Sounds: Certain types of irregular sounds, such as those made by a swimmer in trouble or an injured fish, definitely attract sharks. Sound, rather than sight or smell, seems to be a shark's primary cue for moving toward a target, even from a long distance. Anything unusual, such as the impact of an aircraft plunging into the sea or the mass of sounds transmitted through the sea when a ship sinks, appears to attract sharks, and may trigger attacks.
Colors: Sharks seem to be able to distinguish light colors from dark. Sharks of at least some species may be able to tell one color from another. Yellow, white, and silver seem to attract sharks. Many divers maintain that clothing, fins, and tanks should be painted in dull colors to avoid shark attacks. One group of experimenters, noticing the sharks' preference for a certain shade, dubbed the standard life jacket color"yum-yum yellow."
Movement: Certain irregular movements, such as those made by a swimmer in trouble or a wounded fish or seal, seem to attract sharks. Diving from a boat at sea or even in a harbor may invite shark attack. There are several records of divers who were attacked the moment they entered the water. Similarly dangerous is the sport of being towed in the water by a moving ship. When a person is being towed he or she may look like a fish to a shark.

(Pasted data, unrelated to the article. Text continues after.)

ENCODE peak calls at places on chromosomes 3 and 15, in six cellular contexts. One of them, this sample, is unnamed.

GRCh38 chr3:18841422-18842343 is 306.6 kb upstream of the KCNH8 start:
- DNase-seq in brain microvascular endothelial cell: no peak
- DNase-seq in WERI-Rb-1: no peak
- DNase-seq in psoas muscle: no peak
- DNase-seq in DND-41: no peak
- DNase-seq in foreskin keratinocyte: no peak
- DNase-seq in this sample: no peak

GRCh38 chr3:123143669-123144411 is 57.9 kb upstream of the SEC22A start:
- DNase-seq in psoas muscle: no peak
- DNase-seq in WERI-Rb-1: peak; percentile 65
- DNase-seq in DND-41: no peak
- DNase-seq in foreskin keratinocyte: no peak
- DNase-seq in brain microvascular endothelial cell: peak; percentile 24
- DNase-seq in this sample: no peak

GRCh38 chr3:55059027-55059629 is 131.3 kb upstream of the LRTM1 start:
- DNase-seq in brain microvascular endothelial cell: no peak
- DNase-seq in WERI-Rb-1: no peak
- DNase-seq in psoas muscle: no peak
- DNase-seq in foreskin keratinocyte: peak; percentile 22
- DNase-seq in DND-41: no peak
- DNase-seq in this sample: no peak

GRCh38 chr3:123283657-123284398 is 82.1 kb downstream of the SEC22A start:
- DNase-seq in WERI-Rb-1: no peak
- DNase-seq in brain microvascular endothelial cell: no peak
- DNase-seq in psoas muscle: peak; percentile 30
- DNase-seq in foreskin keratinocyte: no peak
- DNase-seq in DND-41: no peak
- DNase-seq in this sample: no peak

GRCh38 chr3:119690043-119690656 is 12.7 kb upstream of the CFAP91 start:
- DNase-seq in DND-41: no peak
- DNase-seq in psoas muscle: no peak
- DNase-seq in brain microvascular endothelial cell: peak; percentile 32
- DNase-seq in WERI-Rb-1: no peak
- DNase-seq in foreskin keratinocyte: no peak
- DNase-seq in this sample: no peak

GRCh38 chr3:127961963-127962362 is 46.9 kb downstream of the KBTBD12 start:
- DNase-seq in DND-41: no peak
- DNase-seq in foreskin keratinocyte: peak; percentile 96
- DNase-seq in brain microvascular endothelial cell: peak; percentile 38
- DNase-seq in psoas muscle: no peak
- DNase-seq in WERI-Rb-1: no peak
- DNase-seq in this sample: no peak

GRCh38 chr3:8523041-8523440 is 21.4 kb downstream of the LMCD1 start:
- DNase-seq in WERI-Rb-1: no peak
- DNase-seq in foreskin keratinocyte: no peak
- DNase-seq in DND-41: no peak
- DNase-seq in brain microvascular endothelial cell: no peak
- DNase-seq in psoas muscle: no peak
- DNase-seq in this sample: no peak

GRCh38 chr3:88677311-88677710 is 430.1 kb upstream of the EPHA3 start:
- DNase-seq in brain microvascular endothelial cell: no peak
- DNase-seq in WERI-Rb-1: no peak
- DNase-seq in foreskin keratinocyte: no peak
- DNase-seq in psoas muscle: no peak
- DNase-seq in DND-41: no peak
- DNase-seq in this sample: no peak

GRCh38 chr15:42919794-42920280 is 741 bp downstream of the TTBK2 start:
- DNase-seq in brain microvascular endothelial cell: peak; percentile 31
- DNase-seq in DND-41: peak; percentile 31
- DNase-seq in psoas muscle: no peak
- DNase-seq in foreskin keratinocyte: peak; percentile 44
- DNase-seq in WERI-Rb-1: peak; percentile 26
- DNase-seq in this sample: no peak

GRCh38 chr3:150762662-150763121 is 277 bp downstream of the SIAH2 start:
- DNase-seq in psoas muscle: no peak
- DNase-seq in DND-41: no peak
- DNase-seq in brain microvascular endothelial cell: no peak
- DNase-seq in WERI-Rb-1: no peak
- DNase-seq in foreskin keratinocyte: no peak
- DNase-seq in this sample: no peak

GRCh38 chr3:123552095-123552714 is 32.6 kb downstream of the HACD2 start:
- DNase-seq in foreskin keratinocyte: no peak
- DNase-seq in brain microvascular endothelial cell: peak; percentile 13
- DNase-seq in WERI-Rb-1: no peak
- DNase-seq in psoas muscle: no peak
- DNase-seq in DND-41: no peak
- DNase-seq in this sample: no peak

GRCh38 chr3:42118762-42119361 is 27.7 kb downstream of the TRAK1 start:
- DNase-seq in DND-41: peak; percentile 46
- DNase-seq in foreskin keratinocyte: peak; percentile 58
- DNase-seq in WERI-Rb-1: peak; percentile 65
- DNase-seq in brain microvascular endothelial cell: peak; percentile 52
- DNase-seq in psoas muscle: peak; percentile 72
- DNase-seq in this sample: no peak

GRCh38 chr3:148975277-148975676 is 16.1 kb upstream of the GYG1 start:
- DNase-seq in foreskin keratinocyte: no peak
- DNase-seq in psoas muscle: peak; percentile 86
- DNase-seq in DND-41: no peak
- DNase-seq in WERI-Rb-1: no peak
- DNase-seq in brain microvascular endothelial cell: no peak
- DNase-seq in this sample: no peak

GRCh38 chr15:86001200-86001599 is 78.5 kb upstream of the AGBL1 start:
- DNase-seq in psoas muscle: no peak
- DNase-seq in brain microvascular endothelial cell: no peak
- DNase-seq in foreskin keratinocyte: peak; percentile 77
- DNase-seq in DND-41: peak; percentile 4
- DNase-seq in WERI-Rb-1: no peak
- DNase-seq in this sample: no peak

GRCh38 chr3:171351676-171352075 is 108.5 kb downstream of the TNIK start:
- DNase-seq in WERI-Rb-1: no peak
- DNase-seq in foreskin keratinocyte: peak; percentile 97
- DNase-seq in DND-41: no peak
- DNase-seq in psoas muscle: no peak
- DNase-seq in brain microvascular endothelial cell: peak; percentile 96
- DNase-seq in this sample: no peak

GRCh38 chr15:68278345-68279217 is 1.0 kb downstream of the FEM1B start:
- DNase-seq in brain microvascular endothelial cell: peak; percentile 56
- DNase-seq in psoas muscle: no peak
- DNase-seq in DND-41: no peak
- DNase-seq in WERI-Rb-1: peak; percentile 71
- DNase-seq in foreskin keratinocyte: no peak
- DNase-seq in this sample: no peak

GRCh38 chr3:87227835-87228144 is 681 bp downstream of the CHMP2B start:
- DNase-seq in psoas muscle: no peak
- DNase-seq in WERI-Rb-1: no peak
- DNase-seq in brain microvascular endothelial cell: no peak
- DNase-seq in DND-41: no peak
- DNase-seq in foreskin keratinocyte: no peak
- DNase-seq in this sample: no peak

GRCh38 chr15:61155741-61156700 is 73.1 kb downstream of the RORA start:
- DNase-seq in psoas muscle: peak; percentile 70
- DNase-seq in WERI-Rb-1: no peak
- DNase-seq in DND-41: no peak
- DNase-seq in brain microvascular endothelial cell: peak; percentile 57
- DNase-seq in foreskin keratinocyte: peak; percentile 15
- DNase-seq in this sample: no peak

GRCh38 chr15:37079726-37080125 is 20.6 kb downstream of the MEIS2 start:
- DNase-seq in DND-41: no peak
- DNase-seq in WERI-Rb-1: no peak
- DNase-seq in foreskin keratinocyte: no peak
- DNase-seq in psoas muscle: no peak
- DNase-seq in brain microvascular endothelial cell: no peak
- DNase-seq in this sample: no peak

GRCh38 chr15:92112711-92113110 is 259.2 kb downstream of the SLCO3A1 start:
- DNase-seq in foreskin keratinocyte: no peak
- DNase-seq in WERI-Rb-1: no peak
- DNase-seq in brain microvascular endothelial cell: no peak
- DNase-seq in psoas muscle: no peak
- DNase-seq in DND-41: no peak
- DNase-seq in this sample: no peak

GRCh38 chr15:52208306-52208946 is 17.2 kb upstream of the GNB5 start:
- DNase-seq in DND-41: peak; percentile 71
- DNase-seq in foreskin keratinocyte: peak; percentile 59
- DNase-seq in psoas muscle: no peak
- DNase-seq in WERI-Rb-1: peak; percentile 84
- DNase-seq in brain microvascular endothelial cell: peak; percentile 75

Blood: Even greatly diluted and in small quantities, fresh blood, from any animal, definitely attracts sharks. So does vomit, offal, garbage, and carrion. In one case, a scuba diver was swimming near the bottom when his nose began bleeding. Some of the blood was draining into his mouth exiting in a stream of blood-tainted bubbles. A small shark, apparently aiming for the source of the alluring blood, twice struck at the diver's head and face, then darted away. The diver was only slightly injured. Even the trace of blood from a woman who is menstruating is believed enough to lure a shark.
Details mentioned in this article were accurate at the time of publication